Von Trier takes a bottle of Sprite from the small refrigerator and lies down on the brown leather sofa, on his side. The whole length of his body fits into its small dimension. He props up his head with his right arm and starts talking.
"I was in a depression last winter. I have had a lot of different kinds of anxiety in the past, phobias about flying, but this was the first time I suffered a deep, ongoing depression. I found myself crying for days on end. I didn't know what to do. In contradiction to anxiety, with depression you're not afraid, you simply lack energy. I didn't have the strength to pull my socks on. It continued for three months. At some stage I told myself that I had to change the situation, otherwise who knows ... I went to a psychiatric hospital and told them, 'I need help.' Just to give you an idea of the welfare policy of Denmark, they said it would be five days before I could see a psychiatrist. I thought it was a waste of time so I went to a private doctor. It is difficult to categorize the depression I had, it was like a brain blackout."
So you announced that you might never direct again.
"Yes, when I said that I didn't have the patience or the energy for it. I have recovered in the meantime. I'm not sure that I'm completely back to normal but at least I am working, as you can see."
And you still plan on shooting the third part of the American trilogy?
"Yes, I am planning on it."
Mom didn't calm down
Lars Von Trier was born Lars Trier, in a poor suburb of Copenhagen that his parents moved to for ideological reasons. They were strict socialists, avowed nudists and raised their young son without any clear rules. For a sensitive child like Von Trier, it was a recipe for a life filled with psychological complexes. He often has blamed his childhood: "When I asked my mother, at bedtime, 'Mommy, will I die during the night?' she insisted on replying, 'It's unlikely, but as you know there is always a chance you will die.' She didn't really enable me to have a good childhood. It was always important to them to tell me the truth. In their order of priorities, ideals were always above their children. It's possible that my father was weaker than my mother about following that policy. He was softer."
Von Trier's father was Jewish, or so the director thought until a few days before his mother's death. "The truth is that I envy you for being Jewish," Von Trier says suddenly, "I, too, was raised Jewish, part of Denmark's secular Jewish community. My father's family came to Copenhagen centuries ago and that gave a sense of belonging to the community. We weren't religious, but I remember putting stones on the headstones of dead relatives. There were always Jewish jokes around the dinner table. You know the one about the Jewish mother and her son who go to the beach? A big wave carried the little boy out to sea and the mother, wringing her hands, looks up at the heavens and pleads, 'God, why did you take my boy? Please, return him to me,' and a huge wave deposits the child, perfectly healthy, back onto the beach. 'But God,' the mother says, 'he was wearing a hat.'"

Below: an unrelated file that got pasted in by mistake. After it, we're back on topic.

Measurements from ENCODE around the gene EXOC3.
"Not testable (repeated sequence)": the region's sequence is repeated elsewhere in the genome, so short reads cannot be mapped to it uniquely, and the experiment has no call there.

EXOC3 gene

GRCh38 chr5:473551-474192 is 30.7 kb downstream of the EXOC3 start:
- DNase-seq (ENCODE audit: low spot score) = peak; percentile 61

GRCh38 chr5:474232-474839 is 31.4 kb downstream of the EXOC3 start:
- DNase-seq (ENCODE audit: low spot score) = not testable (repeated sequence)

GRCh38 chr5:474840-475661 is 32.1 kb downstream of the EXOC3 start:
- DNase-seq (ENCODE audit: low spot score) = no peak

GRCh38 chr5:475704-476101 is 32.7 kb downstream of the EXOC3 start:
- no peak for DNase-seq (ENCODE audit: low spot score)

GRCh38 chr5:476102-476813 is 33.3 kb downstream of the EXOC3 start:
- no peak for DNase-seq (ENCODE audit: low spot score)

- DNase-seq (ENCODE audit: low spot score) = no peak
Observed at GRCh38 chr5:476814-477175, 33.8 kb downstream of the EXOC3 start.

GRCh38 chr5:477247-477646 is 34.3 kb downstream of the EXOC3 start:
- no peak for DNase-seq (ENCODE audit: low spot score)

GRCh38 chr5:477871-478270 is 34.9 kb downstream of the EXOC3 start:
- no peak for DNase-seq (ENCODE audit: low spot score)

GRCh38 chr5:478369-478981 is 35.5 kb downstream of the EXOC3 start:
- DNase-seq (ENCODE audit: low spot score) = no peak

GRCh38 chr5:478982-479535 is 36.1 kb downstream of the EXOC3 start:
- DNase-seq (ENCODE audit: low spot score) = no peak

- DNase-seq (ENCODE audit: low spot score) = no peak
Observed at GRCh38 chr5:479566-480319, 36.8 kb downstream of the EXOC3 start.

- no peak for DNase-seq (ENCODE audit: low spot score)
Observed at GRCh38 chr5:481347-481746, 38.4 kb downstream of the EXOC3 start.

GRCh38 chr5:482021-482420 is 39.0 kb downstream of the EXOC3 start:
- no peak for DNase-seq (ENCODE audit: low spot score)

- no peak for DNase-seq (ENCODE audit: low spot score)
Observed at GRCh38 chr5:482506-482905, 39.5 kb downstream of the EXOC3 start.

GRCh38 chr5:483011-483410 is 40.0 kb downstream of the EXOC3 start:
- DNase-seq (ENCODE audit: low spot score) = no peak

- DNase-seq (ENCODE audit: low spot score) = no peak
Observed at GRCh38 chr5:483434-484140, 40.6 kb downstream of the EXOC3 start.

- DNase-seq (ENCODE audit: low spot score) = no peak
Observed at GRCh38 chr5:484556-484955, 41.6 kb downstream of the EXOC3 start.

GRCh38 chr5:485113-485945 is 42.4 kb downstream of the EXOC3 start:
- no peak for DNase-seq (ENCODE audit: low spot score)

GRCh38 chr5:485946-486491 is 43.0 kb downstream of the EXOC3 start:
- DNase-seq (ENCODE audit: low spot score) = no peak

Von Trier laughs to himself and continues. "I wore a skullcap. I was crazy about Judaism. I wanted to explore it more deeply, maybe not the religion itself, but all of the social rituals, all of that tradition. In Denmark it was pretty unusual to be Jewish. Maybe I liked being a little exotic. But a few days before my mother died, she told me that my father wasn't my real father. Even though I was an adult when it happened it affected me enormously. Had someone asked me before, 'How would you feel if you discovered something like that?' I would have dismissed it and said that what's important is the parent who raised you and not the one who fertilized your mother. But I was in total shock. It completely threw me. Adding to the crisis was the fact that I had never felt that there was a secret in the family. You know that moment when kids are sure that they're adopted? I never had that moment."
Did your father know?
"It still bothers me. He died when I was 18, so I can't ask him, and none of my relatives could give me real answers. If he knew, I think it proves that he was a more loving father than I had thought."
Von Trier's mother, as it turned out, had gotten pregnant by another man in order to "enhance" her child. She wanted a talented offspring, Von Trier related, and told him that the genes of his stepfather were too weak. "Slut" is how he has described her in an interview in the past. "The name of my biological father was Hartmann, and he was of German extraction," Von Trier said. "I felt as if in a single moment I was transformed from a Jew into a Nazi." After the discovery, he directed "Europa" (also known as "Zentropa"), the Nazi family in which was named Hartmann.
Did you ever meet your biological father?
"Yes, but it was terrible, a genuine disaster. I thought it would be like in the movies, where we run to each other in slow motion and embrace. But he didn't want to have anything to do with me. He preferred for me to speak to him through his attorney and asked to end all contact. After he died I actually established a good relationship with my stepbrother and stepsister. Of course, I still feel much closer to my father'sfamily."
Were you angry at your mother?
"Of course, I felt I'd been deceived. I've been to a lot of psychologists in my life. I thought it might have helped had my mother told me before about the big secret that was in the family all the time."
It's all petty commerce